Politics

Five Republican Senators Are Retiring. What Does That Mean For The GOP?

The 2022 midterms will be the first time many federal lawmakers face voters since the deadly, pro-Trump U.S. Capitol insurrection.

Republican Sens. Roy Blunt (MO), Rob Portman (OH), and Richard Shelby (AL) have all announced their retirements in 2021. | Getty Images
Republican Sens. Roy Blunt (MO), Rob Portman (OH), and Richard Shelby (AL) have all announced their retirements in 2021. | Getty Images

As the Republican party works to determine its identity in the post-Trump presidency era, at least five GOP senators won’t be seeking a second term — and that has big implications for both parties. For Republicans, it’s either a chance for more moderate or more Trumpian candidates to run and win, while Democrats face the challenge of holding onto their narrow majority in both chambers of Congress. The 2022 midterms will determine how much President Joe Biden can get done legislatively during the second half of his term — and it will be the first time many federal lawmakers face voters since the deadly, pro-Trump U.S. Capitol insurrection.

In 2021 so far, three Republican U.S. senators — Roy Blunt (MO), Rob Portman (OH), and Richard Shelby (AL) — have announced they won’t be seeking another term. Meanwhile, two others — Pat Toomey (PA) and Richard Burr (NC), both of whom voted to convict former President Trump in his impeachment trial — had announced their retirements prior to January. 

While one of the retirees, Shelby, is an octogenarian — others are retiring at an age either younger than or close to the average in the gerontocracy that is the U.S. Senate: nearly 63 years old. 

As FiveThirtyEight reported, “no Democratic senators are running for reelection in states won by former President Donald Trump in 2020, while Republicans are defending two seats in states won by President Biden,” including Toomey’s seat and Sen. Ron Johnson’s seat in Wisconsin. Johnson, a Trump loyalist who has played down the U.S. Capitol insurrection, hasn’t announced whether he’ll run again, but has suggested he may not. 

Here’s who definitely won’t be running in 2021:

Sen. Roy Blunt (MO)

Sen. Blunt, 71, who announced his retirement March 8, is the latest Republican to prepare an exit from the U.S. Senate. Politico reported that Missouri is not likely to be competitive among Democrats, and potential GOP candidates include former Gov. Eric Greitens, Rep. Ann Wagner, Rep. Jason Smith, Lt. Gov. Mike Kehoe, state Attorney General Eric Schmitt and Secretary of State Jay Ashcroft.

In a video statement, Blunt said, “After 14 general election victories — three to county office, seven to the United States House of Representatives, and four statewide elections — I won’t be a candidate for reelection to the United States Senate next year.”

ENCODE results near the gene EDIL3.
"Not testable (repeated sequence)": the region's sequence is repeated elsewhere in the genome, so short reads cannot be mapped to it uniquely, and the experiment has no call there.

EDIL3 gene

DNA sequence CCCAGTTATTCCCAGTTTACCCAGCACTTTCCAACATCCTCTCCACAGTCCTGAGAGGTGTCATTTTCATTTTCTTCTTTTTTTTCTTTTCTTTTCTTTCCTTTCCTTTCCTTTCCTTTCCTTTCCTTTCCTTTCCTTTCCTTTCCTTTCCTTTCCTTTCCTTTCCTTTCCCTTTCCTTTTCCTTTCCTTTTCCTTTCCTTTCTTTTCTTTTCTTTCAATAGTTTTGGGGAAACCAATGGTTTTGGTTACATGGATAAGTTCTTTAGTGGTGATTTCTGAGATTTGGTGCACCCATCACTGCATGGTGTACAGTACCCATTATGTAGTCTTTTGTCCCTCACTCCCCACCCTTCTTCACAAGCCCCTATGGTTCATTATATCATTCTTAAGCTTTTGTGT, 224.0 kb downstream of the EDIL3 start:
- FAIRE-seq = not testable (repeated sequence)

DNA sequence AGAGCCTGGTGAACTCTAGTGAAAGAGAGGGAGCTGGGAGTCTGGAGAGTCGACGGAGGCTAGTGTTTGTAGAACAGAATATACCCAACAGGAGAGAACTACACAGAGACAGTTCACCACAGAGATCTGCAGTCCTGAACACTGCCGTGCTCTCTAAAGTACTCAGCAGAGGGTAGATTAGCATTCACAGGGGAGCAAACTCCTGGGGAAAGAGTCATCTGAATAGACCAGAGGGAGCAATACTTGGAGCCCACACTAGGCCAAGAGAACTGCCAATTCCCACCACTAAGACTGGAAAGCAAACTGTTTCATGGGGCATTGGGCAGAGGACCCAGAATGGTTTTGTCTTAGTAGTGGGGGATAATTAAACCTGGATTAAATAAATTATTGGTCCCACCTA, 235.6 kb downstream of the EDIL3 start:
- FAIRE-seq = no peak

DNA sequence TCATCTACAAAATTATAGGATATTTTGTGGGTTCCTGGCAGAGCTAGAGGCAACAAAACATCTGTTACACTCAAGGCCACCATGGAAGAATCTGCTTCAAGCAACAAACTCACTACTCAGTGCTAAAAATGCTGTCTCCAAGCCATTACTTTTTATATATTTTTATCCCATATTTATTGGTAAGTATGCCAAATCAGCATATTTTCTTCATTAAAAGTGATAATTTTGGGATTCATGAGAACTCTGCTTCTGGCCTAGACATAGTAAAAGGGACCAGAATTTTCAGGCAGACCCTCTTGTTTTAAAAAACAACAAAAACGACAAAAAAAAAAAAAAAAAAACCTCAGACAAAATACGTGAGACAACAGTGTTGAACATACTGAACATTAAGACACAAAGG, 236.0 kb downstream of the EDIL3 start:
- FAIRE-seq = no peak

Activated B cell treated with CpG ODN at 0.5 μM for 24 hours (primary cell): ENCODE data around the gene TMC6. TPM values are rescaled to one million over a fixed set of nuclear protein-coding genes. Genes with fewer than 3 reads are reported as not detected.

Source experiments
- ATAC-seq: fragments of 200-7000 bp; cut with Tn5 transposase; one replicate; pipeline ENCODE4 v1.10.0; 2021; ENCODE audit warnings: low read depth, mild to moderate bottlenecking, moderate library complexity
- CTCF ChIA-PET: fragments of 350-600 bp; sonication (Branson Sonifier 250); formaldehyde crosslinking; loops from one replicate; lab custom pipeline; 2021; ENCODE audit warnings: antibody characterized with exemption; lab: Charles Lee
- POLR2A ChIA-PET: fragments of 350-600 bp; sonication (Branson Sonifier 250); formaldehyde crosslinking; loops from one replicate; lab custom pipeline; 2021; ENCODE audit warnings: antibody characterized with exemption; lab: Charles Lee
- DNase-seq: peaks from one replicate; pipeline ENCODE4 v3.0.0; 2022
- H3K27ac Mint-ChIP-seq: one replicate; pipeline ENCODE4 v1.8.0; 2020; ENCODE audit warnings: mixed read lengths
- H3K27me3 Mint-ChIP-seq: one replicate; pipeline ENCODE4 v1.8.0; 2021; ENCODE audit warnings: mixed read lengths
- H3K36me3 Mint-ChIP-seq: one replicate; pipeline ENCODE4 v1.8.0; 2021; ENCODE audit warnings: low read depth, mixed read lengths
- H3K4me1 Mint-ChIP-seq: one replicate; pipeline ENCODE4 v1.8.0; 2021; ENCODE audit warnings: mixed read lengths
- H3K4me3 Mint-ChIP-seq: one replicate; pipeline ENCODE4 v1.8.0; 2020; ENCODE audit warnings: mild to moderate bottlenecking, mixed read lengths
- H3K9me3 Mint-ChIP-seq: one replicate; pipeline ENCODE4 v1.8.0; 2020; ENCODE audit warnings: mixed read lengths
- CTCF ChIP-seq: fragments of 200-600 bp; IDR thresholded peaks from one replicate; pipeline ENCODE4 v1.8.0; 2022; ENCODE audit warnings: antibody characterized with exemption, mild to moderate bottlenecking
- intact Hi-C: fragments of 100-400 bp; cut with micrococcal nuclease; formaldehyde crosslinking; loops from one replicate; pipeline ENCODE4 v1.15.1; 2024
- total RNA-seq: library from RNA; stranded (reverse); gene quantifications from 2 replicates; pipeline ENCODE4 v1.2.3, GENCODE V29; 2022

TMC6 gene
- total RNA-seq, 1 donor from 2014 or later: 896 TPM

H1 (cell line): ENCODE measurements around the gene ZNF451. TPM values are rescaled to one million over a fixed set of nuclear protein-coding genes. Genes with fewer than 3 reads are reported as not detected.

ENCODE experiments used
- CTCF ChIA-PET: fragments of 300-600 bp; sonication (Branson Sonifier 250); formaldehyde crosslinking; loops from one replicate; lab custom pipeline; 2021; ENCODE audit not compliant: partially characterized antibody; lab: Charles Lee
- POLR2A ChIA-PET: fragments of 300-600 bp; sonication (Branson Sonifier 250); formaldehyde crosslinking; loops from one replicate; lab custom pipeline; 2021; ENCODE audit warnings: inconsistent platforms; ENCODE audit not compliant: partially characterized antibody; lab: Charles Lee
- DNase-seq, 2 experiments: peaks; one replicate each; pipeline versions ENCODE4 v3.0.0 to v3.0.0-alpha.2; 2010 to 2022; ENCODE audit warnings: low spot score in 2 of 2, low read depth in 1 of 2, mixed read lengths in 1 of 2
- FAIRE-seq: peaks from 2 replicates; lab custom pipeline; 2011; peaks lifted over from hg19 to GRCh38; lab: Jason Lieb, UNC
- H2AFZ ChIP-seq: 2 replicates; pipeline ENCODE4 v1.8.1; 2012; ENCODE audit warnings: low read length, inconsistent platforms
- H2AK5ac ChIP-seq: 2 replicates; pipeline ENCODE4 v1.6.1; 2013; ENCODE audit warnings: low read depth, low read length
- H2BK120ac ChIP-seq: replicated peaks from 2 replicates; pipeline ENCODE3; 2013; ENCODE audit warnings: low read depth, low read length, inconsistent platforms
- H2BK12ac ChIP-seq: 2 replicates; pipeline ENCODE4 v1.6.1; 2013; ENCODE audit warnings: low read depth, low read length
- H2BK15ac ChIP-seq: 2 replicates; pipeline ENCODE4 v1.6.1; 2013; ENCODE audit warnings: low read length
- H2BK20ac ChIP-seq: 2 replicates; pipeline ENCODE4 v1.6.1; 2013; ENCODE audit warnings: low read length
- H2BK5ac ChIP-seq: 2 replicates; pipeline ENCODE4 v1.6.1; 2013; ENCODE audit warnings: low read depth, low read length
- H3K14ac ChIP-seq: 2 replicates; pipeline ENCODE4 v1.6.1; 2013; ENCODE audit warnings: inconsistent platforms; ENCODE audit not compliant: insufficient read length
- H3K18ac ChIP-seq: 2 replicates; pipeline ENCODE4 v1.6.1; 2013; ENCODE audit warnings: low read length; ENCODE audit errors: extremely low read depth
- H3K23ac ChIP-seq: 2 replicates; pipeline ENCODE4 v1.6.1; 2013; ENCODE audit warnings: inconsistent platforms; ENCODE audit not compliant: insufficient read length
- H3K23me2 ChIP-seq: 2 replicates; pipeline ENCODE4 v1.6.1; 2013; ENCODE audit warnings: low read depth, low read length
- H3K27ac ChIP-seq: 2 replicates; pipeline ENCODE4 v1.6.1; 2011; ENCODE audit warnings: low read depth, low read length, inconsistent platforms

Sen. Rob Portman (OH)

Sen. Portman, 65, made a surprise announcement in January that he won’t seek re-election in 2022, attributing “partisan rancor” as part of his reasoning for leaving the job. Unlike most of his GOP colleagues, Sen. Portman rescinded his endorsement for Trump a month before the 2016 election, the Ohio Dispatch reported, after the Washington Post reported on the Access Hollywood tape in which the former president bragged about grabbing women’s genitals. However, he voted to acquit the ex-president in both of his Senate impeachment trials. 

While Democrats are eyeing Ohio for potential gains, only one Democrat — Sen. Sherrod Brown, an incumbent — has won out of 14 statewide contests since 2014, FiveThirtyEight reported. Rep. Tim Ryan (D-OH) is one likely contender for the seat. NBC News’ Henry Gomez has put forth a bunch of possible Republican candidates, ranging from Lt. Gov. Jon Husted, Attorney General Dave Yost, Secretary of State Frank LaRose, and former state treasurer Josh Mandel to Rep. Jim Jordan (R-OH), a Trump loyalist who pushed the ex-president’s baseless voter fraud conspiracy theories.

Sen. Richard Shelby (AL) 

Sen. Shelby, 86, who first joined the Senate as a Democrat in 1986, announced on February 8 that he wouldn’t seek a seventh term in the upper chamber. “For everything, there is a season,” he said.

Shelby switched his affiliation to the Republican party in 1994.

Sen. Pat Toomey (PA)

Sen. Toomey, 59, announced in October 2020 that he wouldn’t be seeking reelection and also ruled out a potential run for governor. Toomey was one of the seven Republican senators who voted to convict Trump in his second impeachment trial, joining all 50 Democrats.

In a swing state that shifted blue to Biden in the 2020 election, Pennsylvania 2022 is likely to be a crowded race. Several Republican contenders are considering the open seat. The state’s Lt. Gov. John Fetterman (D) has already announced he’ll run for the seat, and so has progressive state Rep. Malcolm Kenyatta. Other reported Democratic prospects include the more moderate Rep. Conor Lamb and pro-labor Rep. Brendan Boyle.

Sen. Richard Burr (NC)

Sen. Burr, 65, announced back in 2016 that he was serving his final term in the Senate. He is the state’s senior senator and was also one of the seven GOPers who voted to convict Trump in his second impeachment trial.

Our Newsletter
By Signing Up, I Agree to the Terms and Privacy Policy.